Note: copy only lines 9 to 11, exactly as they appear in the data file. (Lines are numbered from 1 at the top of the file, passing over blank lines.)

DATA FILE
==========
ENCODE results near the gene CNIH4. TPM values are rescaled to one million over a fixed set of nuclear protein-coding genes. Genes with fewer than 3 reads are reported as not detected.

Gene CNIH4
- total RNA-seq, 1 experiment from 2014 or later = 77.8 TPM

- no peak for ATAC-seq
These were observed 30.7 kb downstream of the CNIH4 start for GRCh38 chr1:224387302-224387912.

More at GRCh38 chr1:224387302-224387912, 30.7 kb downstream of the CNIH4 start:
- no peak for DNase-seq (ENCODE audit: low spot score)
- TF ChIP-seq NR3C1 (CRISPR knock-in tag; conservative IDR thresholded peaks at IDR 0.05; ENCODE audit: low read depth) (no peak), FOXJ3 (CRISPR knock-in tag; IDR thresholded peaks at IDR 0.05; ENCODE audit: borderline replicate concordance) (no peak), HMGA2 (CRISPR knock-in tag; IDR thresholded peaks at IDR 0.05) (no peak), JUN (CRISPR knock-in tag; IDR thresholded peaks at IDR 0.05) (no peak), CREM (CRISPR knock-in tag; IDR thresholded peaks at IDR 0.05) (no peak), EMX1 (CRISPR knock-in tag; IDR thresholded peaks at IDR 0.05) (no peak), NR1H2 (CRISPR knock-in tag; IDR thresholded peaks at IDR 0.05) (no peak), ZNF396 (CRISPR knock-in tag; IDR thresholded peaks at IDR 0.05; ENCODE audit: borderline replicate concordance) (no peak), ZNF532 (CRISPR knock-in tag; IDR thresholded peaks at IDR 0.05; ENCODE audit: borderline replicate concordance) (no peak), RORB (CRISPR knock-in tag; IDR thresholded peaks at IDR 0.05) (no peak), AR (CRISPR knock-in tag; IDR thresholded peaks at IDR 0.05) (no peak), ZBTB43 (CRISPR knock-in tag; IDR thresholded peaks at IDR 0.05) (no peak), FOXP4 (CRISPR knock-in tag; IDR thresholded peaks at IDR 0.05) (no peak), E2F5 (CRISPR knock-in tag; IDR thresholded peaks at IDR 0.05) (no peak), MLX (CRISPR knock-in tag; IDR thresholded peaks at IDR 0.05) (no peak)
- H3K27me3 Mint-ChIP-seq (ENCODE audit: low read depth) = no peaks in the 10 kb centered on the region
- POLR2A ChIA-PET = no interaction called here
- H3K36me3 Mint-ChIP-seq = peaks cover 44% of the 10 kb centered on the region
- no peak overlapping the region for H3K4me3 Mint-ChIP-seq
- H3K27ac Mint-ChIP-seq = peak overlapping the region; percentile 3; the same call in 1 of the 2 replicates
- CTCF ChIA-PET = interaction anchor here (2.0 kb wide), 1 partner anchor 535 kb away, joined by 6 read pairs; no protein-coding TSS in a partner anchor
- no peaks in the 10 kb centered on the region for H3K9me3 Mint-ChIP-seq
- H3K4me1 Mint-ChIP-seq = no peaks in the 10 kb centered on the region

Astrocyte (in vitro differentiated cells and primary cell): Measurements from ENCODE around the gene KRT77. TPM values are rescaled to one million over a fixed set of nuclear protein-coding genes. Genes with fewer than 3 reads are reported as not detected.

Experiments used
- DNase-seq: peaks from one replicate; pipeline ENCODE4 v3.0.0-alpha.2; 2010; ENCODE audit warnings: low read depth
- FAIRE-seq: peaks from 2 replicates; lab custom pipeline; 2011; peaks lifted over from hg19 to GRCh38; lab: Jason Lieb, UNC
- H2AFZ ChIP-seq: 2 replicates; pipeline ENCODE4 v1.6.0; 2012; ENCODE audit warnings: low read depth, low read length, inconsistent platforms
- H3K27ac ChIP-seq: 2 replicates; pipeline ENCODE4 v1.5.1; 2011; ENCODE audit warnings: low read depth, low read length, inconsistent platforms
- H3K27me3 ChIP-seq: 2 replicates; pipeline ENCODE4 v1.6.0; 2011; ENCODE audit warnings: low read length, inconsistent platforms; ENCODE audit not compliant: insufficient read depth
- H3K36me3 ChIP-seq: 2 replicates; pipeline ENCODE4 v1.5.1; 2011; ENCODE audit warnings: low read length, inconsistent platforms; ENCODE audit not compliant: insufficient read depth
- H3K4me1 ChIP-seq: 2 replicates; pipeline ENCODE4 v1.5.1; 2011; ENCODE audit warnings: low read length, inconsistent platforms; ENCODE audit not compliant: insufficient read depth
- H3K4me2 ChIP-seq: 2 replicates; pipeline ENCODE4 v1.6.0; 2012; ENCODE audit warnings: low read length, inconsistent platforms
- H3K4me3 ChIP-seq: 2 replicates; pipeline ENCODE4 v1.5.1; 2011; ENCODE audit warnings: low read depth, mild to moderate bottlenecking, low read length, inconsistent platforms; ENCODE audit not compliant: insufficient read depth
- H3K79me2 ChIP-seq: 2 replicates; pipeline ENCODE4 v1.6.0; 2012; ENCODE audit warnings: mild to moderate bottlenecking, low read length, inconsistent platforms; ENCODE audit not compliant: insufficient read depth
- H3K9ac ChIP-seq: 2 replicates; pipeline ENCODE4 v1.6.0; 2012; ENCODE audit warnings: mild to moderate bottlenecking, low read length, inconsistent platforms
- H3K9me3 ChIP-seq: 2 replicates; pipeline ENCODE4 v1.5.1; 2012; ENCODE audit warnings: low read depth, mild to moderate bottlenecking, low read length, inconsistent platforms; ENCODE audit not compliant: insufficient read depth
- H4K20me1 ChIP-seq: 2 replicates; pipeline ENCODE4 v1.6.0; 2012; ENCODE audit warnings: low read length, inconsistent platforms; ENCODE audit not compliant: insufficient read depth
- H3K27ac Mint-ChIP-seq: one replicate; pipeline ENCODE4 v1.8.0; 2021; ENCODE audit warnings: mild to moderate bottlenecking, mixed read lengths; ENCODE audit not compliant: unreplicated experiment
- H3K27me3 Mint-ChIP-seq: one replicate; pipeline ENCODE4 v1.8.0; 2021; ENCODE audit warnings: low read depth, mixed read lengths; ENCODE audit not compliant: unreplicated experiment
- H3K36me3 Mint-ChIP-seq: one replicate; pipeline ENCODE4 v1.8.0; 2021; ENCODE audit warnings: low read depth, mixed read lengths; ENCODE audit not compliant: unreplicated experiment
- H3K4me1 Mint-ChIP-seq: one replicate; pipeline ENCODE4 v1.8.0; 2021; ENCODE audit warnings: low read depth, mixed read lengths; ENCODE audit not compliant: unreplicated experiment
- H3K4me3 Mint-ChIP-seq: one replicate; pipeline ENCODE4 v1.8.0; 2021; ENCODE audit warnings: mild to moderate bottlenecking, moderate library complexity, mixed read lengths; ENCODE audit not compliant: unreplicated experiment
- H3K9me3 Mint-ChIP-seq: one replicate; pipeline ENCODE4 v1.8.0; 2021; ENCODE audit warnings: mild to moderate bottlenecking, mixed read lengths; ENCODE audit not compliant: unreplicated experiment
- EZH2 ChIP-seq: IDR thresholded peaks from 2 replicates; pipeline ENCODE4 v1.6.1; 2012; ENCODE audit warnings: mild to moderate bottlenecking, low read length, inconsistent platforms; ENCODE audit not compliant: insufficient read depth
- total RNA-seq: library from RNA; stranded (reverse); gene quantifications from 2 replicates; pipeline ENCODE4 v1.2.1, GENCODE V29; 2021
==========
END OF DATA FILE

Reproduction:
- H3K27me3 Mint-ChIP-seq (ENCODE audit: low read depth) = no peaks in the 10 kb centered on the region
- POLR2A ChIA-PET = no interaction called here
- H3K36me3 Mint-ChIP-seq = peaks cover 44% of the 10 kb centered on the region